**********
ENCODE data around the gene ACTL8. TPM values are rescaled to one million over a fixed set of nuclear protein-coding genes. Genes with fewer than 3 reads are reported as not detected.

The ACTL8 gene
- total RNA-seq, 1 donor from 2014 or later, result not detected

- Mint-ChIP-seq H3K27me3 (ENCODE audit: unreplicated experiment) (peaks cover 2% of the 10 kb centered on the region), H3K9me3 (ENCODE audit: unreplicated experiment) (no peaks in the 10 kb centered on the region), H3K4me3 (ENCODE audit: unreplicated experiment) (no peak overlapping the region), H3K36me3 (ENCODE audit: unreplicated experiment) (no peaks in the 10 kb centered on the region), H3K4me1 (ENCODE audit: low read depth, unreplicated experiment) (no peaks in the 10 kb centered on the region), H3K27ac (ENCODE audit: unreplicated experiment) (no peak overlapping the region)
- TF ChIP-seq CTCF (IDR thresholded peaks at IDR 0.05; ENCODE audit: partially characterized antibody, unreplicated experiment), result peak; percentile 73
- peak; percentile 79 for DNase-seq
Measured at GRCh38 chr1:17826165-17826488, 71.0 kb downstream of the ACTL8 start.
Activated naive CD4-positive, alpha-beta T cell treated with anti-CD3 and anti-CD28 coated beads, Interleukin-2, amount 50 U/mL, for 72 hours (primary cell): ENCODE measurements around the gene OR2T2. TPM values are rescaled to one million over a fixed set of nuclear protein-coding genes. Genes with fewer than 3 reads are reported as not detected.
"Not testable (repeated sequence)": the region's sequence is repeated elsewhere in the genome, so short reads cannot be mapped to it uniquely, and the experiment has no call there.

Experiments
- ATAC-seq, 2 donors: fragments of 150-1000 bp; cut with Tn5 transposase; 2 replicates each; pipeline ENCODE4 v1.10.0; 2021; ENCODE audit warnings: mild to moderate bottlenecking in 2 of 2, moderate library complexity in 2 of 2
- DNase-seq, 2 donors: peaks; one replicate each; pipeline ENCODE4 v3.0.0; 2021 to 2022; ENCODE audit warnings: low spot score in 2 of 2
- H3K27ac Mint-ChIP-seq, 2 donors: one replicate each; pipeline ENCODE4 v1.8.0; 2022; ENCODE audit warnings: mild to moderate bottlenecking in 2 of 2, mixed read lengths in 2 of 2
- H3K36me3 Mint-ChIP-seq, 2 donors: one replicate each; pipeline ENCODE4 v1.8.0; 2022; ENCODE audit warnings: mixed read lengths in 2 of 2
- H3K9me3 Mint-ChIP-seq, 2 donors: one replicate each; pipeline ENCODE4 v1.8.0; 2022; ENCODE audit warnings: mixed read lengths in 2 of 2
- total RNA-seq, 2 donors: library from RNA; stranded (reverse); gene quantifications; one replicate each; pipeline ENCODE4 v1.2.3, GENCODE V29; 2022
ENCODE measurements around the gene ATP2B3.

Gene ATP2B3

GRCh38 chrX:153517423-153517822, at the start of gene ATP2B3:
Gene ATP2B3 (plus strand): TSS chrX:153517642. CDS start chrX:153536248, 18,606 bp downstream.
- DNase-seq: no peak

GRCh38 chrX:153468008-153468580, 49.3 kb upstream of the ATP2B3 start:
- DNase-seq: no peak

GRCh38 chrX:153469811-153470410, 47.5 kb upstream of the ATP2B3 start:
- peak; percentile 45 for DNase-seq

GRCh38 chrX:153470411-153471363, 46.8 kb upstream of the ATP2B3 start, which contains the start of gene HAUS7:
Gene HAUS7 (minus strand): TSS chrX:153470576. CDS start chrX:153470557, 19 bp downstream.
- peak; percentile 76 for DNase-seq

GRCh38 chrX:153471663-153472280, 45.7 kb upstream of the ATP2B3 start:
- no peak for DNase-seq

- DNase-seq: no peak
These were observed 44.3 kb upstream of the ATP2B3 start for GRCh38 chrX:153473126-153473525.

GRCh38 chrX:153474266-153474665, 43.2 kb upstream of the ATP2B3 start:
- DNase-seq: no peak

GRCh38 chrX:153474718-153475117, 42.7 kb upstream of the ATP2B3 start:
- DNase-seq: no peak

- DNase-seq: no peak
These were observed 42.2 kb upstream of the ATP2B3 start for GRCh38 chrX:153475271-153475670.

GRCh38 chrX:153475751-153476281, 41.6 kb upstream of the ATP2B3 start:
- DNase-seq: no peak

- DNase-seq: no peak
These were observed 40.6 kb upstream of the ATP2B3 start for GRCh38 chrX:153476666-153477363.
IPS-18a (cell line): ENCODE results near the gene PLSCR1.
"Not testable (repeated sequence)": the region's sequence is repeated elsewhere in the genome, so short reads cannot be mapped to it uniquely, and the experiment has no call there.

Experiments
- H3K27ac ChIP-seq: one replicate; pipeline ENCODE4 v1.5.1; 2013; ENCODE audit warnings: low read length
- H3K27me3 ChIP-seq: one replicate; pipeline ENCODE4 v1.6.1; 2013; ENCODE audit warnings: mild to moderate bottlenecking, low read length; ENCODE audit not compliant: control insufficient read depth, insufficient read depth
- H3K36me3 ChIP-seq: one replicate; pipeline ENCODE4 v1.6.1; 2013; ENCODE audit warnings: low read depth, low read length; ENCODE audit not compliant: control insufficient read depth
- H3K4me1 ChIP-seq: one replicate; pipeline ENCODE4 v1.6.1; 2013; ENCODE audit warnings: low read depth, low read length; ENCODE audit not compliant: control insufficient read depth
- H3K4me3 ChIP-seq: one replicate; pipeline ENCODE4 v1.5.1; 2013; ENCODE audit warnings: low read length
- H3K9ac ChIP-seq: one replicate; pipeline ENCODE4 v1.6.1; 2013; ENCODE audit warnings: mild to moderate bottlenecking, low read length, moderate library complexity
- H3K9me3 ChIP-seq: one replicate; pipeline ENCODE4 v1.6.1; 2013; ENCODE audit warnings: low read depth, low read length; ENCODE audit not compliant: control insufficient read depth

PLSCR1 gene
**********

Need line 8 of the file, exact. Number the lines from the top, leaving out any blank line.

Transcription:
Activated naive CD4-positive, alpha-beta T cell treated with anti-CD3 and anti-CD28 coated beads, Interleukin-2, amount 50 U/mL, for 72 hours (primary cell): ENCODE measurements around the gene OR2T2. TPM values are rescaled to one million over a fixed set of nuclear protein-coding genes. Genes with fewer than 3 reads are reported as not detected.